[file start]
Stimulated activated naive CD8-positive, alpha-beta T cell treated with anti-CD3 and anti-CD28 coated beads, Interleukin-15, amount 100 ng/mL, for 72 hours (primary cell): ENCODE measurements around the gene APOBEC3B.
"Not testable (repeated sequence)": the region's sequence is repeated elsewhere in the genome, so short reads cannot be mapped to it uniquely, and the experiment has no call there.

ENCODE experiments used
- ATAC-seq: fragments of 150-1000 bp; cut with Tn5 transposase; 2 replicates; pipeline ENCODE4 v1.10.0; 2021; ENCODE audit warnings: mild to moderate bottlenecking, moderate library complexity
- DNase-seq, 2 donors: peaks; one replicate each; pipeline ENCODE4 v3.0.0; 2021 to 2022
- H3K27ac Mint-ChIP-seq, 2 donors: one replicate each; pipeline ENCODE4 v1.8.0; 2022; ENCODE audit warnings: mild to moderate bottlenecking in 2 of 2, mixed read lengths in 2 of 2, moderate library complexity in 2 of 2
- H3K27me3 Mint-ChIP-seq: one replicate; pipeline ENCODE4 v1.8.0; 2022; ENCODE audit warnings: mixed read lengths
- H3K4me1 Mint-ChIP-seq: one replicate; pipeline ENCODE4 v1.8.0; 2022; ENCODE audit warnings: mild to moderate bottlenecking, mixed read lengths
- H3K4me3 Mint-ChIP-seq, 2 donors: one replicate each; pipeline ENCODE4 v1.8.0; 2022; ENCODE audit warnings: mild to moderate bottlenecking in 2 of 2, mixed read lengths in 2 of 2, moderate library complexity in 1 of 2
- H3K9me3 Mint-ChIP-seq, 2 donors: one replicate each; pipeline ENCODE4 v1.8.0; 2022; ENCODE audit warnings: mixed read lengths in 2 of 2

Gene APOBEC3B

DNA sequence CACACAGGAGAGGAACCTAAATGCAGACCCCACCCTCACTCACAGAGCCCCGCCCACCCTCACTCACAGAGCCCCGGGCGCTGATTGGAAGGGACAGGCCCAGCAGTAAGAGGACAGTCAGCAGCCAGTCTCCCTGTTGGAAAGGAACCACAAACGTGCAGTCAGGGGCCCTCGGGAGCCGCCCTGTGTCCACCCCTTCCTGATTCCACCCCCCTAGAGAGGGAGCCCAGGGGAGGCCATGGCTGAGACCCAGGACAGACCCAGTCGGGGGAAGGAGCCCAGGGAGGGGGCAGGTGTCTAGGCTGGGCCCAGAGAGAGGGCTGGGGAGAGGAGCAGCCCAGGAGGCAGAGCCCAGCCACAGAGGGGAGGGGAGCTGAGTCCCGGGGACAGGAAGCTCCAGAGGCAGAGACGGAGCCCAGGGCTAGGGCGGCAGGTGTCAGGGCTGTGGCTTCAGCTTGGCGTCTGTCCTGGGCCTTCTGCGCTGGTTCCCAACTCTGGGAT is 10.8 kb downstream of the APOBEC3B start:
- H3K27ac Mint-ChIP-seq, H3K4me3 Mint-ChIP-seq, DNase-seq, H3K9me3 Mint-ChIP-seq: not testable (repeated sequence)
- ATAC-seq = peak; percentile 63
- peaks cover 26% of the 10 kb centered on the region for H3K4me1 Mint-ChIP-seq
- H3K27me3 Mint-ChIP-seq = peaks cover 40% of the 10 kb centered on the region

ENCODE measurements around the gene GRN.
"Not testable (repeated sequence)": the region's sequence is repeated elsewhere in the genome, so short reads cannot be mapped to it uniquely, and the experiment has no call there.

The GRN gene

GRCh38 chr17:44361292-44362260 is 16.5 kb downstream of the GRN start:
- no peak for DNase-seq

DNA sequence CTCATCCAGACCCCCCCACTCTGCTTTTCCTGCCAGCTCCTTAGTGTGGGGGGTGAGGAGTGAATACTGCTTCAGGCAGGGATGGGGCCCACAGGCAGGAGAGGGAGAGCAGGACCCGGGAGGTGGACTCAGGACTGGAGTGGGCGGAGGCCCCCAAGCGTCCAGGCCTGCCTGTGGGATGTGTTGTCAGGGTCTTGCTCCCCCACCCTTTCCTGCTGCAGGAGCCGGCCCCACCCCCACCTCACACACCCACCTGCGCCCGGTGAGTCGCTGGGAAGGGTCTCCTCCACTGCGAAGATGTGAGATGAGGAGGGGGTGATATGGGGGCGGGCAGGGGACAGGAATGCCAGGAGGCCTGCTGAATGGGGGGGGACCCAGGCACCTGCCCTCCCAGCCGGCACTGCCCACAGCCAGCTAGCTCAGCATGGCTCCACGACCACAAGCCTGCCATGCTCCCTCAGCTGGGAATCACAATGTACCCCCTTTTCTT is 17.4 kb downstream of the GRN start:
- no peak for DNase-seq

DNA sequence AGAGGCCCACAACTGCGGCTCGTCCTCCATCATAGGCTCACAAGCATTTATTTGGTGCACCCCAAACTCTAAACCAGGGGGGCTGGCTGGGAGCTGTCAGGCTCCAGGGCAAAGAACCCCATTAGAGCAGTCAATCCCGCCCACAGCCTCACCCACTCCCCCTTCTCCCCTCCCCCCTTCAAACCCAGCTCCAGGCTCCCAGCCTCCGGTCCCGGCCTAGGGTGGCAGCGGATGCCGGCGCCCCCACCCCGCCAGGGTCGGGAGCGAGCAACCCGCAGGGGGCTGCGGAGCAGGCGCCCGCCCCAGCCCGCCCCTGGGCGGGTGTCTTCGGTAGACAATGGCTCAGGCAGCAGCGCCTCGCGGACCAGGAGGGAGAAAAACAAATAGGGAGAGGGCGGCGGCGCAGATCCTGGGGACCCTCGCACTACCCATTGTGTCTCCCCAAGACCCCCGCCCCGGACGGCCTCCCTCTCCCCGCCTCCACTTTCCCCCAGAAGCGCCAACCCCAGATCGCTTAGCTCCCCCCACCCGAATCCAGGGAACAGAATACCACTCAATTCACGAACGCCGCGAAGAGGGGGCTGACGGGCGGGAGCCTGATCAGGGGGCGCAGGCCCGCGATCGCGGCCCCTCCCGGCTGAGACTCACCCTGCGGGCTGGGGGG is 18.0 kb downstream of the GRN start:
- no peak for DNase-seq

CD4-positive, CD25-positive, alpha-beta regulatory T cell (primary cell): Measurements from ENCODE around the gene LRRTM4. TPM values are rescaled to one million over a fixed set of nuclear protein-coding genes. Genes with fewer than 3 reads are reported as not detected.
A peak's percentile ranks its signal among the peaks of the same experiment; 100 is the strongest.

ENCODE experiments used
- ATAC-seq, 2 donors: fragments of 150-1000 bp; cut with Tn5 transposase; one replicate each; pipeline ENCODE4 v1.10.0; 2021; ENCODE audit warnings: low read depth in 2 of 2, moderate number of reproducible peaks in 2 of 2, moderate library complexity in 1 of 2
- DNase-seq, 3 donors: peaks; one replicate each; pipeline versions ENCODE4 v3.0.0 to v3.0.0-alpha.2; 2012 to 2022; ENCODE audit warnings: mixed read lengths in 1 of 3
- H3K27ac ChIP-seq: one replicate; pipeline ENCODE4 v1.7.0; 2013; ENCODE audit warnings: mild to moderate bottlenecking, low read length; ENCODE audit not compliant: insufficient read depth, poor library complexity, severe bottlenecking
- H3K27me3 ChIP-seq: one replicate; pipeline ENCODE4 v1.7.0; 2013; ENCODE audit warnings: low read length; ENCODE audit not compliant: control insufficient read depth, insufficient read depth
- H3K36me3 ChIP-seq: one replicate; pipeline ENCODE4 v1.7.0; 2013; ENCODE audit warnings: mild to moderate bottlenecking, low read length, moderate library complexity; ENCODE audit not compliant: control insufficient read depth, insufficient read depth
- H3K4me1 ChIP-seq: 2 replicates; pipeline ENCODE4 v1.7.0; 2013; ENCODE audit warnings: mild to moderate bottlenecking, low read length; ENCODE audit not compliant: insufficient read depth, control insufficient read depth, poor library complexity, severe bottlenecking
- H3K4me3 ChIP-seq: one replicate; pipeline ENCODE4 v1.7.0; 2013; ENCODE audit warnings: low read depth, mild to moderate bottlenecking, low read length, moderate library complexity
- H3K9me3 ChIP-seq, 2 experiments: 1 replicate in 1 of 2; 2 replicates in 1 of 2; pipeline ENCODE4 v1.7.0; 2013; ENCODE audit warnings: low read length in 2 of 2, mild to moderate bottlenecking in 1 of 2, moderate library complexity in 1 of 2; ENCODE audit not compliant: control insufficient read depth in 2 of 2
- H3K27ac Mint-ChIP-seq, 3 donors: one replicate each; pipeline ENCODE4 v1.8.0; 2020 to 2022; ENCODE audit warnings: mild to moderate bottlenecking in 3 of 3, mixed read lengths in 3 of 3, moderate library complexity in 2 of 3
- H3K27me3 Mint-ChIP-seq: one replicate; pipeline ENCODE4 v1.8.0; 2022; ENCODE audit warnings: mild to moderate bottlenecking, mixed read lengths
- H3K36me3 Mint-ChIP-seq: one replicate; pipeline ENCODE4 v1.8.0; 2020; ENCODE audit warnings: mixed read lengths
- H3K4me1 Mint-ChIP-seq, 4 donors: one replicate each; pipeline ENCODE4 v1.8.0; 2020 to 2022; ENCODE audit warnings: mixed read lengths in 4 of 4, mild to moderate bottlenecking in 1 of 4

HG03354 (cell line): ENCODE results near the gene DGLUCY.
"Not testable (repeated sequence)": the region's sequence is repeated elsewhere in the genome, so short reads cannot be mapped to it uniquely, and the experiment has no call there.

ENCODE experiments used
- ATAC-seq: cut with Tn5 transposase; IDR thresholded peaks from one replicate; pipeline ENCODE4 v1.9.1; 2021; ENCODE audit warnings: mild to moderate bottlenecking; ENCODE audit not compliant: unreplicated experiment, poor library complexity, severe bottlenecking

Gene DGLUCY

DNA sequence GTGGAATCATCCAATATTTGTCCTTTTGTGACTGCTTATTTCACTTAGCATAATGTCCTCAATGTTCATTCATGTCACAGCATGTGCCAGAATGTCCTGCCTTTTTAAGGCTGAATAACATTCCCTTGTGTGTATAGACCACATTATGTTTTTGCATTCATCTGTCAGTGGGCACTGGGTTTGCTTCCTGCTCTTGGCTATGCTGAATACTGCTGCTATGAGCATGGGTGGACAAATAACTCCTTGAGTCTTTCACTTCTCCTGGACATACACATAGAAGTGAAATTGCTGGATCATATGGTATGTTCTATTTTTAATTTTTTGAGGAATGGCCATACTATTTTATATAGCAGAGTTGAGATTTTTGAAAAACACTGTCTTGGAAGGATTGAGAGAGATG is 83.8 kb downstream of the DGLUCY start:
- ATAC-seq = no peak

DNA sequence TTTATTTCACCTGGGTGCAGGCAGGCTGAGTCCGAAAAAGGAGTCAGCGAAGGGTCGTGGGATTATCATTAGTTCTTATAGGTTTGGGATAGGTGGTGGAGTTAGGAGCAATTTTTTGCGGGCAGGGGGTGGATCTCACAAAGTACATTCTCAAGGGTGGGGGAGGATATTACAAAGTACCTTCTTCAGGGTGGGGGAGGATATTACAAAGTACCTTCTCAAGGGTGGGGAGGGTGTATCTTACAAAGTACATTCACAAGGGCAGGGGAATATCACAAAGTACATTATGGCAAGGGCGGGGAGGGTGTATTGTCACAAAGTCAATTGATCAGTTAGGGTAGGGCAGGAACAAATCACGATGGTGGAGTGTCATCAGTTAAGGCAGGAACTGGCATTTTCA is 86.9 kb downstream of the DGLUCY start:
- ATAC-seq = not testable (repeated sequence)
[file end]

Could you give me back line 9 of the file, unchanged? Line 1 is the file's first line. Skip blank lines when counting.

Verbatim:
- H3K4me3 Mint-ChIP-seq, 2 donors: one replicate each; pipeline ENCODE4 v1.8.0; 2022; ENCODE audit warnings: mild to moderate bottlenecking in 2 of 2, mixed read lengths in 2 of 2, moderate library complexity in 1 of 2